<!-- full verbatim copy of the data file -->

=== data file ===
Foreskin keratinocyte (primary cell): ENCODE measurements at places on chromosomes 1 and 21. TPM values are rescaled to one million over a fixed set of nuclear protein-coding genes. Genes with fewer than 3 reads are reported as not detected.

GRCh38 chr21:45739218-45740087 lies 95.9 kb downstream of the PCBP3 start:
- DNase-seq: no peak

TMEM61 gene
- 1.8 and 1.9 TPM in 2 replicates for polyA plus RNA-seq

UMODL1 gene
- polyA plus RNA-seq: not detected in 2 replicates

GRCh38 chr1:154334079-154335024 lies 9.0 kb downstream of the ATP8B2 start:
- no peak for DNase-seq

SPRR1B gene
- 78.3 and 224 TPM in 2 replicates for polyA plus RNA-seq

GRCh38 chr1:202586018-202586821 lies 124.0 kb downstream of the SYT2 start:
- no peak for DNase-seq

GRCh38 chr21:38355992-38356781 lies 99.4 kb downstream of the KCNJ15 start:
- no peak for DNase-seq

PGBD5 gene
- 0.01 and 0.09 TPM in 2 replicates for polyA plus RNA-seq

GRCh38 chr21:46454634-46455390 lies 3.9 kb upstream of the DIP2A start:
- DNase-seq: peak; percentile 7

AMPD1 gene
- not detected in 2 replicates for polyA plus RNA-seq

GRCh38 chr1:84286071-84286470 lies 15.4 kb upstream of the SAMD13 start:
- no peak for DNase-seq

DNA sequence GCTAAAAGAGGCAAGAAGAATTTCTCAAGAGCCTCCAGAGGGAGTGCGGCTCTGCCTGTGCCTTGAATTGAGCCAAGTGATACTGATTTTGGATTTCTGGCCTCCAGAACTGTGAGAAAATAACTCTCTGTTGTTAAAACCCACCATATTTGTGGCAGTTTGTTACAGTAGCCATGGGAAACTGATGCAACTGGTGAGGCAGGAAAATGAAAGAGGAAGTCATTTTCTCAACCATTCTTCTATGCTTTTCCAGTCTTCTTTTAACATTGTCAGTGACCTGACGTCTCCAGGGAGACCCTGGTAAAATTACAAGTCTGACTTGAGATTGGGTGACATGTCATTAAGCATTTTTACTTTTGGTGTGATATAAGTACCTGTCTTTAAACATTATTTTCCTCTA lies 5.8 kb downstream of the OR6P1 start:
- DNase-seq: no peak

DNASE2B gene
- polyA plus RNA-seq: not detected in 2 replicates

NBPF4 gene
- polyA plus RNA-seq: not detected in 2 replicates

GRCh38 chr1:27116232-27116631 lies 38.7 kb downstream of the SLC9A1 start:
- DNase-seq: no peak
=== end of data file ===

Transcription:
Foreskin keratinocyte (primary cell): ENCODE measurements at places on chromosomes 1 and 21. TPM values are rescaled to one million over a fixed set of nuclear protein-coding genes. Genes with fewer than 3 reads are reported as not detected.

GRCh38 chr21:45739218-45740087 lies 95.9 kb downstream of the PCBP3 start:
- DNase-seq: no peak

TMEM61 gene
- 1.8 and 1.9 TPM in 2 replicates for polyA plus RNA-seq

UMODL1 gene
- polyA plus RNA-seq: not detected in 2 replicates

GRCh38 chr1:154334079-154335024 lies 9.0 kb downstream of the ATP8B2 start:
- no peak for DNase-seq

SPRR1B gene
- 78.3 and 224 TPM in 2 replicates for polyA plus RNA-seq

GRCh38 chr1:202586018-202586821 lies 124.0 kb downstream of the SYT2 start:
- no peak for DNase-seq

GRCh38 chr21:38355992-38356781 lies 99.4 kb downstream of the KCNJ15 start:
- no peak for DNase-seq

PGBD5 gene
- 0.01 and 0.09 TPM in 2 replicates for polyA plus RNA-seq

GRCh38 chr21:46454634-46455390 lies 3.9 kb upstream of the DIP2A start:
- DNase-seq: peak; percentile 7

AMPD1 gene
- not detected in 2 replicates for polyA plus RNA-seq

GRCh38 chr1:84286071-84286470 lies 15.4 kb upstream of the SAMD13 start:
- no peak for DNase-seq

DNA sequence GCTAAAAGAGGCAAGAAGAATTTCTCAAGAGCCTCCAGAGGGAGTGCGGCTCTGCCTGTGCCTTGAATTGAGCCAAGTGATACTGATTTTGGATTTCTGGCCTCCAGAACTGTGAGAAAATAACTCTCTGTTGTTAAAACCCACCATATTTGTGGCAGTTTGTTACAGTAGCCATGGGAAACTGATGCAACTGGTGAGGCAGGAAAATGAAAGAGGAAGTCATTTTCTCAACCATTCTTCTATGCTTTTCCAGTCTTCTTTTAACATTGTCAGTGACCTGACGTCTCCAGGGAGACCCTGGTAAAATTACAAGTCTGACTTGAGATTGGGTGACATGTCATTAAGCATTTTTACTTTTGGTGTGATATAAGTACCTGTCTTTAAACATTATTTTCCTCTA lies 5.8 kb downstream of the OR6P1 start:
- DNase-seq: no peak

DNASE2B gene
- polyA plus RNA-seq: not detected in 2 replicates

NBPF4 gene
- polyA plus RNA-seq: not detected in 2 replicates

GRCh38 chr1:27116232-27116631 lies 38.7 kb downstream of the SLC9A1 start:
- DNase-seq: no peak